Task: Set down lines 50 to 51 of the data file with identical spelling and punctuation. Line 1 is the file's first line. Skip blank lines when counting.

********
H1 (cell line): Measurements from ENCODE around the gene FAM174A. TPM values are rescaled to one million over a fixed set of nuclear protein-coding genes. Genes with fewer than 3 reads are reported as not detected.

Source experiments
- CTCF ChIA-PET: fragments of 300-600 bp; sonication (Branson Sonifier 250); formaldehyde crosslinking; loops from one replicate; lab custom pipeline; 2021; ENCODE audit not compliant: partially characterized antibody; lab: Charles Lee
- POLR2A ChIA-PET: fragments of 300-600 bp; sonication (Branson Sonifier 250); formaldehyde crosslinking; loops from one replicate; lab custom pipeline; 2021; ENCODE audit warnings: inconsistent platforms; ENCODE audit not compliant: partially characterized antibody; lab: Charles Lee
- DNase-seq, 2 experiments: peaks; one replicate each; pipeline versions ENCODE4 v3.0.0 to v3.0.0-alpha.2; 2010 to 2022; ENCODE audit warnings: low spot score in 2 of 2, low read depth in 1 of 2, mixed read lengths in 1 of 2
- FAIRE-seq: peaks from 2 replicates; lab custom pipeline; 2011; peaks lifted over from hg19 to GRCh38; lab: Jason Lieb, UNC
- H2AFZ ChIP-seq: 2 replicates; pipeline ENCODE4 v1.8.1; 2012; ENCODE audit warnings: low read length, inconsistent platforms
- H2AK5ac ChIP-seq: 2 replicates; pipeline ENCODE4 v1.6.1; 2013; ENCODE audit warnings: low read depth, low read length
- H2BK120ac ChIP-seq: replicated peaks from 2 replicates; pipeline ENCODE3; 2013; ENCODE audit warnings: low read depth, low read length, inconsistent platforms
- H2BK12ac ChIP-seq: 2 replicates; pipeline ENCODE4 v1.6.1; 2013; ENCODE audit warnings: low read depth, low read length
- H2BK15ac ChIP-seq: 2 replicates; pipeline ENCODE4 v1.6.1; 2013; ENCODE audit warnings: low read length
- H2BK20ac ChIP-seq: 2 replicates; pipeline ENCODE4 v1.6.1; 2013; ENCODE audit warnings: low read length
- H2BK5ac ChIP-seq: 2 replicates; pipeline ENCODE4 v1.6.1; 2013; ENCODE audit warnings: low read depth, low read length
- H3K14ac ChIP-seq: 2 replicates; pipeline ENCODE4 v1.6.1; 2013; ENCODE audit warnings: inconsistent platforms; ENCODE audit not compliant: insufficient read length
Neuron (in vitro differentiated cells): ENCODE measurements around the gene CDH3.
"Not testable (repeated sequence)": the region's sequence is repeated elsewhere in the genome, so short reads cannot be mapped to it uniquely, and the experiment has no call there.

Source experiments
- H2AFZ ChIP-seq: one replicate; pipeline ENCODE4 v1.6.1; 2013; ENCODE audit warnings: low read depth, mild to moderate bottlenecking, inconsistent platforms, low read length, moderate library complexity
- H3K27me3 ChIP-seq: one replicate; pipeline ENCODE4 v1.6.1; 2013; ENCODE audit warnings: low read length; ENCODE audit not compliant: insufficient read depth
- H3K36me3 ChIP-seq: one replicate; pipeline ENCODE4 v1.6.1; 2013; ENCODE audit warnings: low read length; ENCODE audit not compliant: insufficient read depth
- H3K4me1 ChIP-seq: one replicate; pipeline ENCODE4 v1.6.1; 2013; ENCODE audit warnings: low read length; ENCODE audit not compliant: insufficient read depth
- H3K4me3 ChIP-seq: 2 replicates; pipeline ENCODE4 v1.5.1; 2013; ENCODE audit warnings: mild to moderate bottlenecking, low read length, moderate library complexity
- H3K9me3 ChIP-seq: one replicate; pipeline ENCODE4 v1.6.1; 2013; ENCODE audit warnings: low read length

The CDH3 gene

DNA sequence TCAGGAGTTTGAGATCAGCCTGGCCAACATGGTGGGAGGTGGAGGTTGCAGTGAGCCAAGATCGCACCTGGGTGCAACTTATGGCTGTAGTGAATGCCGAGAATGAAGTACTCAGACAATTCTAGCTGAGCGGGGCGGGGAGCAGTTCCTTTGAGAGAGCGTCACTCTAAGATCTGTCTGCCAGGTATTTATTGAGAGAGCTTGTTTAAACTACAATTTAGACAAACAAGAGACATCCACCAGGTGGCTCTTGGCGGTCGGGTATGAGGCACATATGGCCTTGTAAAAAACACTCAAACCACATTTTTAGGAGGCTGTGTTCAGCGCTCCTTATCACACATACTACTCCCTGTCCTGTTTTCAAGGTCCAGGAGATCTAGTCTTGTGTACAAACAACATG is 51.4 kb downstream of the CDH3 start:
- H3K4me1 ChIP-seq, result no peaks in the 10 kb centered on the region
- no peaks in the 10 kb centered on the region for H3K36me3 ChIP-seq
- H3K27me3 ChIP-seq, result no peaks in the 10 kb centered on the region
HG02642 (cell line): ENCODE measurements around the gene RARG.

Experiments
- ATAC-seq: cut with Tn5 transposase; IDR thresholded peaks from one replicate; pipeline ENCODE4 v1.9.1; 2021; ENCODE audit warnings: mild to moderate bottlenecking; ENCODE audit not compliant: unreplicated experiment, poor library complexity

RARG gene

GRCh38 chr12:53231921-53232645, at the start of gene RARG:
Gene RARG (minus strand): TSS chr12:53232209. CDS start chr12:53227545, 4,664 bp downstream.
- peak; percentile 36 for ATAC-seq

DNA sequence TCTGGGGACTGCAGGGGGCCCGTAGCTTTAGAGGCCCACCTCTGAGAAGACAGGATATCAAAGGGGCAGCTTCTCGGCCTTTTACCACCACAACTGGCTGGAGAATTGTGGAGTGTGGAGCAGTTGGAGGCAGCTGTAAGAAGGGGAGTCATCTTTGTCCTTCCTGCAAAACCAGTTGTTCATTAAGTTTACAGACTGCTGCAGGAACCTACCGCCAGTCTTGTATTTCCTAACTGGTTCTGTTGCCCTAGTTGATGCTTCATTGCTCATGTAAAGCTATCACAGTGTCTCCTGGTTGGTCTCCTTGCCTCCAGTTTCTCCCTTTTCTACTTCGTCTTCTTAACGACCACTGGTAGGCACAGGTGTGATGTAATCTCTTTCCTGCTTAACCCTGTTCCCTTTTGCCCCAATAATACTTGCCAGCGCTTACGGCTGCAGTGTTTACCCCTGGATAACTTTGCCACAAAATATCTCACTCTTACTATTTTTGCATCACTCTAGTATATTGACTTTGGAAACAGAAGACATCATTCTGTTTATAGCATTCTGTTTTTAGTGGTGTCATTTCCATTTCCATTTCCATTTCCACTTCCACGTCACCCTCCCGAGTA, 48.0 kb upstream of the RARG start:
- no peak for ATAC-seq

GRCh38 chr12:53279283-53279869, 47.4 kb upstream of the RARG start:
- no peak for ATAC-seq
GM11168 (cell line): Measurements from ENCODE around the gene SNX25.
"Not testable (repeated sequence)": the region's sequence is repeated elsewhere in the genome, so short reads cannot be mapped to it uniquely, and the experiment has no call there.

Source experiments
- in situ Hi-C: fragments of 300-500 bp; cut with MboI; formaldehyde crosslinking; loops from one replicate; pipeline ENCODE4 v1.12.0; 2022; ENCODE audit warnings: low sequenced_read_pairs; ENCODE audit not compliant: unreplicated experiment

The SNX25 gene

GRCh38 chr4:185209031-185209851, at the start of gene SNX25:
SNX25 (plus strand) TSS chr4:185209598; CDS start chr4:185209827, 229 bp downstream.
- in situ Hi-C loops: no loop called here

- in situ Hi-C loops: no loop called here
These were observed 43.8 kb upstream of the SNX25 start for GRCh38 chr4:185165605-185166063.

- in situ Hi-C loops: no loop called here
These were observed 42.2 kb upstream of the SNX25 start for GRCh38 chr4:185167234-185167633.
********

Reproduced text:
- in situ Hi-C loops: no loop called here
These were observed 42.2 kb upstream of the SNX25 start for GRCh38 chr4:185167234-185167633.